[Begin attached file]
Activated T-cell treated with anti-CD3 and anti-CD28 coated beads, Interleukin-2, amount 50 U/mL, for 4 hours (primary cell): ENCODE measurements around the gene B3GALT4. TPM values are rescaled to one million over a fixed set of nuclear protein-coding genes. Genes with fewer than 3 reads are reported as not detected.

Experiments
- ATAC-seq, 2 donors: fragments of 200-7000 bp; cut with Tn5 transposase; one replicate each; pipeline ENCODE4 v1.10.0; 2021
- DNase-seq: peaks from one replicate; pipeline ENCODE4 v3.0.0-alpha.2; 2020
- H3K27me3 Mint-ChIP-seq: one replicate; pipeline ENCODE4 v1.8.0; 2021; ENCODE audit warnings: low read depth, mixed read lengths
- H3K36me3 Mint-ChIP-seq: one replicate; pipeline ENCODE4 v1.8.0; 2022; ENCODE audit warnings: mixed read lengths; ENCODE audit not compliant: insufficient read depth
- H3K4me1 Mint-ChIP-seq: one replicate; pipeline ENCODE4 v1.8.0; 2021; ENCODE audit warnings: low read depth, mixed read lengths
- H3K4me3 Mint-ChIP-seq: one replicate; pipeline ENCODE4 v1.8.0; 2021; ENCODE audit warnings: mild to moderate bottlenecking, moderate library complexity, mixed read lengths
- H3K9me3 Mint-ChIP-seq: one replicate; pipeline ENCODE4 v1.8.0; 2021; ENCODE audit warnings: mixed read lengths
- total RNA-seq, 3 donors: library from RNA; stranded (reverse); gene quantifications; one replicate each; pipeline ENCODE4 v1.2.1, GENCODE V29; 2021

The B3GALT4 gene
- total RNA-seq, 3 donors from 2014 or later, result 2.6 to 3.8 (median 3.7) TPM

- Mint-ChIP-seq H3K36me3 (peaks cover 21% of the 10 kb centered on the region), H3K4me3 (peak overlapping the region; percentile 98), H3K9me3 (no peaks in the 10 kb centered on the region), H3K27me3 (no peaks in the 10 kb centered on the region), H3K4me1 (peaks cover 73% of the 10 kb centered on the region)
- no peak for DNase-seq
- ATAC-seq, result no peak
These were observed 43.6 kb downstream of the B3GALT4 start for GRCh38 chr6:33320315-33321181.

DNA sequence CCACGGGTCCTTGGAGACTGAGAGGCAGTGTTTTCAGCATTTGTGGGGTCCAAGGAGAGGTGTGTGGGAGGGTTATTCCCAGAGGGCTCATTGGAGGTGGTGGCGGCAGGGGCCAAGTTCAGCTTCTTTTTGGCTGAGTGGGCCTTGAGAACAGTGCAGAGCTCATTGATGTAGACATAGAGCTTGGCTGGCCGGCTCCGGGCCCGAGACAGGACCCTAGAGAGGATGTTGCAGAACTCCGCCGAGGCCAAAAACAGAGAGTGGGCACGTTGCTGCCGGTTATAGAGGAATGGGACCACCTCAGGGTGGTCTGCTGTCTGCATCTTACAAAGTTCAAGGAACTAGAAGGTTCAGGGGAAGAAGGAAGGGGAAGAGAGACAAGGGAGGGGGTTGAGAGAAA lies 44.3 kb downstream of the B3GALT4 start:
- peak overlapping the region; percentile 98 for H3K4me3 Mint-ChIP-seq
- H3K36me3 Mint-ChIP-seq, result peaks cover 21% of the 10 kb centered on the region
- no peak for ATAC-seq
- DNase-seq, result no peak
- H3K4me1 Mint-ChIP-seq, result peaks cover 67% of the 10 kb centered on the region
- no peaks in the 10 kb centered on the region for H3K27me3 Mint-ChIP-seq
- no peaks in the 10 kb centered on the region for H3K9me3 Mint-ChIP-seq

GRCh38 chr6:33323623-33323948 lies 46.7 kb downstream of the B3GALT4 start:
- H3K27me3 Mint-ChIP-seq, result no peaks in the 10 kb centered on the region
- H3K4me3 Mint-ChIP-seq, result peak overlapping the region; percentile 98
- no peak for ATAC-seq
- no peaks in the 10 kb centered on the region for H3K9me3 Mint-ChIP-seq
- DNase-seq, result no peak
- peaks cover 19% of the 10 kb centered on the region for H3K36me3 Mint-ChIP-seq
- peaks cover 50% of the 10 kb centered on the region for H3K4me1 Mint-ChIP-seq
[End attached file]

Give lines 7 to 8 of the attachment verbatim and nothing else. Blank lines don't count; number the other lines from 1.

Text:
- H3K4me1 Mint-ChIP-seq: one replicate; pipeline ENCODE4 v1.8.0; 2021; ENCODE audit warnings: low read depth, mixed read lengths
- H3K4me3 Mint-ChIP-seq: one replicate; pipeline ENCODE4 v1.8.0; 2021; ENCODE audit warnings: mild to moderate bottlenecking, moderate library complexity, mixed read lengths